If you are located in Australia, check out this article.


As the name already gives, this mining pool is especially set up for Monero miners. MineXMR has the highest number of active miners, so it is granted that you can join and help validate new block. The pool hashrate is 977 Mh/s according to the site, but 988.3 MH/s according to Poolwatch.

This pool is so attractive because the minimum payout is 0.004 XMR, a condition that makes daily payouts very common.

  • Pool fee: 1%
  • Payout Scheme: PPLNS
  • Minimum Payout: 0.004 XMR


SupportXMR is another popular mining pool fully dedicated to mining Monero. It has a lower fee than MineXMR, but has much less users. It still is a very stable option, and along with MineXMR, it concentrates most of the Monero network of miners.

  • Pool fee: 0,6%
  • Payout scheme: PPLNS
  • Minimum payout: 0.1 XMR


Nanopool isn’t completely focused on Monero, but also allows users to mine Ethereum, Zcash and other coins. That way, you can use your account at Nanopool for other purposes later, so you don’t get stuck with an account that you use only for this almost recreative goal of mining with a RPi.

  • Pool fee: 1%
  • Payout Scheme: PPLNS
  • Minimum Payout: 0.11 – 10 XMR


C3Pool is a Chinese-based pool, but you can use it from anywhere in the world. When you enter its site, you will see everything written in Chinese, but you can quickly change to English in the corner of the page where you can see a globe icon (there is a dropdown button). It isn’t very used to mine Monero probably because it isn’t as stable as other options, but the 0 fees is very attractive.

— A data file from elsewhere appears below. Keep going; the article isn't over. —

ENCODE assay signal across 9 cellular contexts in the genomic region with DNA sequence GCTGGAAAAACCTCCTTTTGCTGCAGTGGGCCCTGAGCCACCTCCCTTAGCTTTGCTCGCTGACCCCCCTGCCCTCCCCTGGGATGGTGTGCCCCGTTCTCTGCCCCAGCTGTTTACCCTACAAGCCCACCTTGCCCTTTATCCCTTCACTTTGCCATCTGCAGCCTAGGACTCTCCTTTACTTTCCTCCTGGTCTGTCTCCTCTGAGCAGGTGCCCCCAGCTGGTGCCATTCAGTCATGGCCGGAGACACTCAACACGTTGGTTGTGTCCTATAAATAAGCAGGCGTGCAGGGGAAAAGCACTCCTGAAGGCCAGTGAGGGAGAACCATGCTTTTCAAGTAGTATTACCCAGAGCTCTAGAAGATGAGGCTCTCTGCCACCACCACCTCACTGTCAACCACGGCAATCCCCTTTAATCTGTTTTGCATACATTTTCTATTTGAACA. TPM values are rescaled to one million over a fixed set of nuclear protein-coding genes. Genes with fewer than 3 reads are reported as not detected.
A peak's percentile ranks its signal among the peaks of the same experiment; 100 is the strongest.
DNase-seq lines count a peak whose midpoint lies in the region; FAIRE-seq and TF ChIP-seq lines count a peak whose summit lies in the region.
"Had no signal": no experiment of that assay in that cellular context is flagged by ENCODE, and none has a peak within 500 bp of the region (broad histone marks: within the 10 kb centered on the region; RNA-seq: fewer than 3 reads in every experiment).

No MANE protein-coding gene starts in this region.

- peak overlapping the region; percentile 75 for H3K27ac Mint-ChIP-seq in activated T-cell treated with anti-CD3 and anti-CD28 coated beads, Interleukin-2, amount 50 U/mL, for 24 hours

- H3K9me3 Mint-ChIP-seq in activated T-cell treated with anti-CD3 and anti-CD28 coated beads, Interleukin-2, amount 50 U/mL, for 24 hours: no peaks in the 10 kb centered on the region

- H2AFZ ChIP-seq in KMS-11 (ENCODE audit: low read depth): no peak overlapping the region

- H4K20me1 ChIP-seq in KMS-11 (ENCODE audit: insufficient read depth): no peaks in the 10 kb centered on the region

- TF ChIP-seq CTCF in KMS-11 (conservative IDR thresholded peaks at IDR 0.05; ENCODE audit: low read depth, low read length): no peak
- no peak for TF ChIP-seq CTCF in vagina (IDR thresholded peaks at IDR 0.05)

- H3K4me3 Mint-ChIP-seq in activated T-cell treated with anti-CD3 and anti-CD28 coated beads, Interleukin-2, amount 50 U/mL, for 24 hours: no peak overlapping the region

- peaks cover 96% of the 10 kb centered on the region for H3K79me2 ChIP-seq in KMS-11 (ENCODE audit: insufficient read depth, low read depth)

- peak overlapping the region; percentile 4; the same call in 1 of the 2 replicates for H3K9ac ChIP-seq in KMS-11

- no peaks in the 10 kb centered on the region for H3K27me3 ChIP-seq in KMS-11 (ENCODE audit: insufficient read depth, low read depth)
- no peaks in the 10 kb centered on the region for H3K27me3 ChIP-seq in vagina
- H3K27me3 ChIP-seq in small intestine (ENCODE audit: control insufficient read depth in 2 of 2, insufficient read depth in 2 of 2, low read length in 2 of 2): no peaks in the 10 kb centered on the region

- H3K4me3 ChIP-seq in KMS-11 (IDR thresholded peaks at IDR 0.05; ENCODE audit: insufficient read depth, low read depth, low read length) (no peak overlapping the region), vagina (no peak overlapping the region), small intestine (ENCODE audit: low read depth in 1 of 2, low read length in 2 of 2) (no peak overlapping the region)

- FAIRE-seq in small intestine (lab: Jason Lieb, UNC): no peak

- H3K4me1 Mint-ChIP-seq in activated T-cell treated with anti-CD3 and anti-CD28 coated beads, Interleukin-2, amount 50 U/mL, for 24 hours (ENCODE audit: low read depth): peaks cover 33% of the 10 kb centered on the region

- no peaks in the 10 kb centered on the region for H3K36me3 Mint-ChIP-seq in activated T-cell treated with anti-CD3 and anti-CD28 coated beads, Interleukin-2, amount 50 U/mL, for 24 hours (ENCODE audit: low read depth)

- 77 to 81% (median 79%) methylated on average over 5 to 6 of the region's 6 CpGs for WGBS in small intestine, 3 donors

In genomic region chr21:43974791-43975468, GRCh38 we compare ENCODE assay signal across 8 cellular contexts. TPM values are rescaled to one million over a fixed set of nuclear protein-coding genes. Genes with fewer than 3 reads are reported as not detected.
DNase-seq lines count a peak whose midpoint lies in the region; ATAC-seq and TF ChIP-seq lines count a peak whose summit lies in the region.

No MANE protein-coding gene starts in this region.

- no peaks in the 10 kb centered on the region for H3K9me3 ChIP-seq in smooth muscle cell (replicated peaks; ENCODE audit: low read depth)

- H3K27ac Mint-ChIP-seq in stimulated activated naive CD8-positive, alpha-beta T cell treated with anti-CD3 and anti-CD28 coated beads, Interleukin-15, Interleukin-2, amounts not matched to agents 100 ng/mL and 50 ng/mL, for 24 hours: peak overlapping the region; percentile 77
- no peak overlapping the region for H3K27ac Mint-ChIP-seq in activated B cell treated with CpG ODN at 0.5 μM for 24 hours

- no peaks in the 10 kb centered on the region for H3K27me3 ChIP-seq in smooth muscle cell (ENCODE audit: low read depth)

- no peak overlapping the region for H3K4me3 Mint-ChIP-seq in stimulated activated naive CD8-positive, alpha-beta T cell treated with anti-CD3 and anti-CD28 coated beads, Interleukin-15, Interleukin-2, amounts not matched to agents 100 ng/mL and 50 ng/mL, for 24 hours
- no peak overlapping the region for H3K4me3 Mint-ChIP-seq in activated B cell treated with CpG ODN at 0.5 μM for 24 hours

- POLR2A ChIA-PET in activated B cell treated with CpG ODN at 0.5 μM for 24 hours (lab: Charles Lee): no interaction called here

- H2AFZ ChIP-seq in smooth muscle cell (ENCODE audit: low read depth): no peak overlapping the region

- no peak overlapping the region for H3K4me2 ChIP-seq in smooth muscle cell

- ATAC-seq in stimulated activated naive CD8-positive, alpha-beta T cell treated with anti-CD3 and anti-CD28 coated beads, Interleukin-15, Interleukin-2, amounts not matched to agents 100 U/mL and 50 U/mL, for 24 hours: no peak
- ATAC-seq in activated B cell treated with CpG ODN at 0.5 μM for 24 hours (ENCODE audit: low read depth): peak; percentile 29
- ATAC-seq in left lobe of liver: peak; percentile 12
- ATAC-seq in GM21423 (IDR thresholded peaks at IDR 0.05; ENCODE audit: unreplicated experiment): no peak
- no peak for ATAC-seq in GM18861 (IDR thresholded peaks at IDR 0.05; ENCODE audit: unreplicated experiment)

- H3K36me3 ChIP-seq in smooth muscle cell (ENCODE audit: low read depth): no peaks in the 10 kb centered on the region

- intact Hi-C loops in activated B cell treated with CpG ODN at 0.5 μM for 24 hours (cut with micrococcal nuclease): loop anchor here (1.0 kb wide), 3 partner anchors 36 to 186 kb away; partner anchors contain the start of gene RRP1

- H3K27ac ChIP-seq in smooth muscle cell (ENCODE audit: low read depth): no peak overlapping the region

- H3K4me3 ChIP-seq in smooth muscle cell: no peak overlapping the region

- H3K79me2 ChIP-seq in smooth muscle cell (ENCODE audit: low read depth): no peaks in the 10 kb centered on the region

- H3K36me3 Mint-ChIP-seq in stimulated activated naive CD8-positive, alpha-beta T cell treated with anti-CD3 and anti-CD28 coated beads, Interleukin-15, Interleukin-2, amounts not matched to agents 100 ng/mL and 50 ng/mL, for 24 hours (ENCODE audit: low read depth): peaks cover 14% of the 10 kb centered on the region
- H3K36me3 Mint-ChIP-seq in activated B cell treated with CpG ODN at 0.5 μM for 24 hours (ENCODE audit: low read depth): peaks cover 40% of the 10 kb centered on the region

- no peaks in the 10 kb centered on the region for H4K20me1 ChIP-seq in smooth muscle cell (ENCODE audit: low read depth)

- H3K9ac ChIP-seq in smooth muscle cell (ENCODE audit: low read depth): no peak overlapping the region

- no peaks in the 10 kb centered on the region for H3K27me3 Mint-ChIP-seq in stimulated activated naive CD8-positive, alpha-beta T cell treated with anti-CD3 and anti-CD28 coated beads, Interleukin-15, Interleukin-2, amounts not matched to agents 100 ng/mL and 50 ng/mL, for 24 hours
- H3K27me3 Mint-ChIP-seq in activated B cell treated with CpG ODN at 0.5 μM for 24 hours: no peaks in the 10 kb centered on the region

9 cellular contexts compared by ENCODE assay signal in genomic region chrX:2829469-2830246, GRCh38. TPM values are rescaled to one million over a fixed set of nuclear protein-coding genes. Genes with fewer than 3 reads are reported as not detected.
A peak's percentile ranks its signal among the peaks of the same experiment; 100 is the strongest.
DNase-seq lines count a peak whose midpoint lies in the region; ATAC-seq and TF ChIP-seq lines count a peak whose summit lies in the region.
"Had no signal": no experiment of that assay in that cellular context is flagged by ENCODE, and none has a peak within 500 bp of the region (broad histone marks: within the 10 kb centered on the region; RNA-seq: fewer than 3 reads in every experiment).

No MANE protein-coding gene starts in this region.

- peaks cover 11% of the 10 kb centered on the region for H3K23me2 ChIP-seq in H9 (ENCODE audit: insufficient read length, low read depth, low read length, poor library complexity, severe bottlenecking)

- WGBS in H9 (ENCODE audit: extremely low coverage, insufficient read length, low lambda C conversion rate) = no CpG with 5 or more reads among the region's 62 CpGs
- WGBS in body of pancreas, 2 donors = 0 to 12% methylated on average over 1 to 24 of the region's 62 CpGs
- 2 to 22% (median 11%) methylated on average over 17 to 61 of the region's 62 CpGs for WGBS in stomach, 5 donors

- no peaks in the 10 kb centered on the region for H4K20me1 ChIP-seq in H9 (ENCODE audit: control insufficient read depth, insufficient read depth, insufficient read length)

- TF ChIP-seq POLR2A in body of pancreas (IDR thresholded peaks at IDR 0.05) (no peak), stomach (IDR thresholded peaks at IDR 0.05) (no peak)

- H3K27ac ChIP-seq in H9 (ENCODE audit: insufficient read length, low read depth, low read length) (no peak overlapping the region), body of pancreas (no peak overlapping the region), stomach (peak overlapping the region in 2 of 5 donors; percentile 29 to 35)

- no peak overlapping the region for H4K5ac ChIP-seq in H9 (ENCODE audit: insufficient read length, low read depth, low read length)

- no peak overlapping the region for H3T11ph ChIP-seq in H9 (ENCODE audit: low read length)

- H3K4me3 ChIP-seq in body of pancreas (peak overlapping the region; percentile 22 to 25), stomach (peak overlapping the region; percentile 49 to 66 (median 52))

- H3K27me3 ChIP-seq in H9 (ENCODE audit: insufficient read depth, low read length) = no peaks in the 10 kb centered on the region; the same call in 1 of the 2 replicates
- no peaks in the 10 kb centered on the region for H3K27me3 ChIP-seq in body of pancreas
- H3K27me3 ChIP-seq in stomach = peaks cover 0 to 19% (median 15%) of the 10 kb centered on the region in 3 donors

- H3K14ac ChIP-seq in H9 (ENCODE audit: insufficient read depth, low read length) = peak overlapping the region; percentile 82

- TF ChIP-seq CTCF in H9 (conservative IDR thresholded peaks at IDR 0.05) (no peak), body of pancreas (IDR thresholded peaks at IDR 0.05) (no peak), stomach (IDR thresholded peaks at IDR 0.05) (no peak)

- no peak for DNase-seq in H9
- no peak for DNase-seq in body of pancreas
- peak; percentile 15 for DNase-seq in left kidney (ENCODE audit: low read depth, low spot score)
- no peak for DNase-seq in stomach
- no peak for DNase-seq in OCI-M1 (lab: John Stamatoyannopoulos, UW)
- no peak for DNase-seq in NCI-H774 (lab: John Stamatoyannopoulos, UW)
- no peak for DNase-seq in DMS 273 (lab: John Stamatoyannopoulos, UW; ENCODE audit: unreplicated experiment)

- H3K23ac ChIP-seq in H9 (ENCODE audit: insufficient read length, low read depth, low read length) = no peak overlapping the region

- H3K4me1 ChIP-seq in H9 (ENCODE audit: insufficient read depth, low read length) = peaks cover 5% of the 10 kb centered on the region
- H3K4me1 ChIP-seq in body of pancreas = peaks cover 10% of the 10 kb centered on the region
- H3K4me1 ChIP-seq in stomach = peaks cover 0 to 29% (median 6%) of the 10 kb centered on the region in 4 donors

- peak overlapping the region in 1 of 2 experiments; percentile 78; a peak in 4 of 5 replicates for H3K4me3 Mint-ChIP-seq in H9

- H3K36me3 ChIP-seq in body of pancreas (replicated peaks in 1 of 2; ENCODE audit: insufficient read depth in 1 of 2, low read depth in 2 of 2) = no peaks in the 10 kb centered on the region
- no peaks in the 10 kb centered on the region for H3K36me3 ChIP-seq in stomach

• Pool fee: 0%
  • Payout Scheme: PPLNS
  • Minimum Payout: 0.003 XMR

Monero Ocean

Monero Ocean is very known but not a great number of miners are on it. However, it is still a great option for beginners for the ease of use and the lack of fees. Also, minimum payout is extremely low, so you can see yourself cashing out frequently (if you move from the Raspberry Pi and start mining with an actual computer, of course).

  • Pool fee: 0%
  • Payout Scheme: PPLNS
  • Minimum Payout: 0.003 XMR

Mining other coins with Raspberry Pi

We don’t recommend that you try to mine other coins with Raspberry Pi. There simply isn’t any profit involved, so it would be a waste of effort.

The method to mine with Monero with the device is already known online, and that is why we brought it here.

However, it is not profitable to mine with a Raspberry Pi in 2021. Even if you manage to mine a few cents in Monero, you won’t be able to cash that out because there is a minimum you can withdraw, and the RPi would take years to reach that minimum.

Setting up an RPi as a mining device has more teaching and fun purposes than anything else.

For example, if you are a teacher, you can use this activity to teach a bit of coding to students. If you are a parent, you can use it for the same purposes with your children.

Final Thoughts

If you are looking to mine for real, forget about the Raspberry Pi. Even with a CPU or an old GPU, you can get better results by getting into a mining pool and sharing your computing power.

If you don’t want to mine but still want to help blockchains in validating transactions because you are a crypto enthusiast, you can buy coins that work with Proof of Stake protocols, and help to secure the network by holding the coins. The process is detailed here.